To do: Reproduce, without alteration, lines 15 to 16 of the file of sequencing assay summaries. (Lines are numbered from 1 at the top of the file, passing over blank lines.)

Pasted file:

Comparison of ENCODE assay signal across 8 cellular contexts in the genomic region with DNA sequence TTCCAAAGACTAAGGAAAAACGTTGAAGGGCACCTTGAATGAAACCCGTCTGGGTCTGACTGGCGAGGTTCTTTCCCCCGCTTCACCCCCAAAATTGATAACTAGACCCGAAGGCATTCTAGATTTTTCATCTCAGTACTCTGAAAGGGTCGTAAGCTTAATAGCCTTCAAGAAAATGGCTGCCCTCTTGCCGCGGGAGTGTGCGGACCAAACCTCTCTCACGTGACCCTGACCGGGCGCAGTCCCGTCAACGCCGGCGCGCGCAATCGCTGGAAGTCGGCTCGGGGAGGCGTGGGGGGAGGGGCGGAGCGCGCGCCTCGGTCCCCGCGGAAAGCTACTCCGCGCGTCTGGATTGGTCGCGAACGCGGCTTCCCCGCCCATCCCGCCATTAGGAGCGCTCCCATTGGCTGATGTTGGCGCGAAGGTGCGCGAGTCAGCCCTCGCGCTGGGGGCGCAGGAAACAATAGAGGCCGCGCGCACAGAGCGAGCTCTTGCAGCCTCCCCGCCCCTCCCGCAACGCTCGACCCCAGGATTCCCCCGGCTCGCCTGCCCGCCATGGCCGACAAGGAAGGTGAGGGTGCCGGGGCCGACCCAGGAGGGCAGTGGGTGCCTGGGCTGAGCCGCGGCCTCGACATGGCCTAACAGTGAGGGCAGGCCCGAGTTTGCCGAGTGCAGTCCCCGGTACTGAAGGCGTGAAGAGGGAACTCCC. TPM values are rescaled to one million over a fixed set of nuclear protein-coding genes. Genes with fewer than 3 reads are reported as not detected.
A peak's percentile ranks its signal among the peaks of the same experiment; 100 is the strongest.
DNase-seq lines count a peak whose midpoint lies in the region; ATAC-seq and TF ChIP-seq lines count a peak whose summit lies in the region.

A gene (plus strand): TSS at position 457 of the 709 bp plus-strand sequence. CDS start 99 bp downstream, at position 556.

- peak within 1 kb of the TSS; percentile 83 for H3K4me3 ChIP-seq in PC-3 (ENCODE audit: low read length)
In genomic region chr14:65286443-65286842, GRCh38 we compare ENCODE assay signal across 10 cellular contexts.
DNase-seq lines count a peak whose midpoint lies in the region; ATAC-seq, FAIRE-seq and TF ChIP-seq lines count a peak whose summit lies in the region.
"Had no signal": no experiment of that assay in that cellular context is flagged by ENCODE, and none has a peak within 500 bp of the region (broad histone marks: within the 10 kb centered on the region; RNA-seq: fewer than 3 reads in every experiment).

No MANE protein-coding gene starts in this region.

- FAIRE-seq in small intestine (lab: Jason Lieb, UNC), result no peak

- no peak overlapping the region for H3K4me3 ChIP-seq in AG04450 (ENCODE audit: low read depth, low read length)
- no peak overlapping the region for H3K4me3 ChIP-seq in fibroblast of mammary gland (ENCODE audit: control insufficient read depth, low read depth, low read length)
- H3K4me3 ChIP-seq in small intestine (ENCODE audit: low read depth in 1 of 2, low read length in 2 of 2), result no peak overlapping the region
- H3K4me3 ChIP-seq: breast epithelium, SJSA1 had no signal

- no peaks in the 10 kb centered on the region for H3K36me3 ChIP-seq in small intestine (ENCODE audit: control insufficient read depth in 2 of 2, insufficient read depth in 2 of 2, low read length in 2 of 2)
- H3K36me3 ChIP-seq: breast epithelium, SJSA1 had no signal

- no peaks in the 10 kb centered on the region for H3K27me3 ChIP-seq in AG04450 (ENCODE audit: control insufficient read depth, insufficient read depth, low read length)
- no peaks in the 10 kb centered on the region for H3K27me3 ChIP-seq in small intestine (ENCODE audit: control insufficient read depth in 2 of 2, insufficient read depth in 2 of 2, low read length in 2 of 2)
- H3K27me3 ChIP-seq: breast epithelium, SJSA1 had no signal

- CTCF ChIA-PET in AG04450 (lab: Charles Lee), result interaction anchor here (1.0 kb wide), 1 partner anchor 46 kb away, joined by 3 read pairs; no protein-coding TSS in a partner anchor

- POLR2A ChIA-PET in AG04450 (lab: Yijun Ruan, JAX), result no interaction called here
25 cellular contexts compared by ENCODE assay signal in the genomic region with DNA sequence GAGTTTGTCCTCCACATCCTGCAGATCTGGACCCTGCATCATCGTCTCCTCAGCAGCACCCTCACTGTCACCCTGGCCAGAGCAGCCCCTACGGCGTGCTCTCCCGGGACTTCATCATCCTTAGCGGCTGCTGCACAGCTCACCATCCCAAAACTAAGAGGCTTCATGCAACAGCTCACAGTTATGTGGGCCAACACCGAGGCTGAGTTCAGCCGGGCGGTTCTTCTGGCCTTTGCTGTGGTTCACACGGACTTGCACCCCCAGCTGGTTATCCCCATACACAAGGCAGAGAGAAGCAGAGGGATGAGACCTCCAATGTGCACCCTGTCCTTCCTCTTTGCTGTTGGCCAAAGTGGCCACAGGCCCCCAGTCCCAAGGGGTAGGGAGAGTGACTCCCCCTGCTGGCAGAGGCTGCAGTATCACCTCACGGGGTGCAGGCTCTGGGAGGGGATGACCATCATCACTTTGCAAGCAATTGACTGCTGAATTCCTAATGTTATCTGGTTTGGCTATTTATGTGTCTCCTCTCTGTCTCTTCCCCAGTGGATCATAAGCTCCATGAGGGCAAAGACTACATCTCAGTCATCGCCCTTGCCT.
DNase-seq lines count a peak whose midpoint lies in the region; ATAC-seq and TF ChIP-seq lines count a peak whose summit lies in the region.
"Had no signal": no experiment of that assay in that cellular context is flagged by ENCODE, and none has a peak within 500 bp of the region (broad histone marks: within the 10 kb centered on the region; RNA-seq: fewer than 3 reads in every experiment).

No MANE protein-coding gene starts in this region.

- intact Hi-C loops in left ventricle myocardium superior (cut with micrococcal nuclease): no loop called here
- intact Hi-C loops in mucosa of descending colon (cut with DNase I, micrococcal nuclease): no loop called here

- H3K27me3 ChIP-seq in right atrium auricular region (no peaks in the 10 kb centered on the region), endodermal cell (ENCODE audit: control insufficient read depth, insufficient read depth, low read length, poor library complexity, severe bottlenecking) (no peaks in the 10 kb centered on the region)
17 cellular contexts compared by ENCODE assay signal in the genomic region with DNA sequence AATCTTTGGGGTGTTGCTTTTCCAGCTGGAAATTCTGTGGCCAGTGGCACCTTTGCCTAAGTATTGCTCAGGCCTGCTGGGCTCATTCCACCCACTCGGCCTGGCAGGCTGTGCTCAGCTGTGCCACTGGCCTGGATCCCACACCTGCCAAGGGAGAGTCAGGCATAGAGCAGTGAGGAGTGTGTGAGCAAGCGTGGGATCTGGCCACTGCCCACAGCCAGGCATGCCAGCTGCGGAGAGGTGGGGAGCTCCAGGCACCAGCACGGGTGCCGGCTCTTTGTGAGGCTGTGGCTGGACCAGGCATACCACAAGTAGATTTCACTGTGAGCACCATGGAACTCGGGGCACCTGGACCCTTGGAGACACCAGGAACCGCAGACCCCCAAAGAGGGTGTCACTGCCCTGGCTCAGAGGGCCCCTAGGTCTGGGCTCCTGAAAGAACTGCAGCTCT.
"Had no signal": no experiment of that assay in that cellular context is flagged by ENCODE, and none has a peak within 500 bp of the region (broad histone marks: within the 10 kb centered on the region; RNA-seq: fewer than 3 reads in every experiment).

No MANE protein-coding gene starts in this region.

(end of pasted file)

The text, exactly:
- no peaks in the 10 kb centered on the region for H3K36me3 ChIP-seq in small intestine (ENCODE audit: control insufficient read depth in 2 of 2, insufficient read depth in 2 of 2, low read length in 2 of 2)
- H3K36me3 ChIP-seq: breast epithelium, SJSA1 had no signal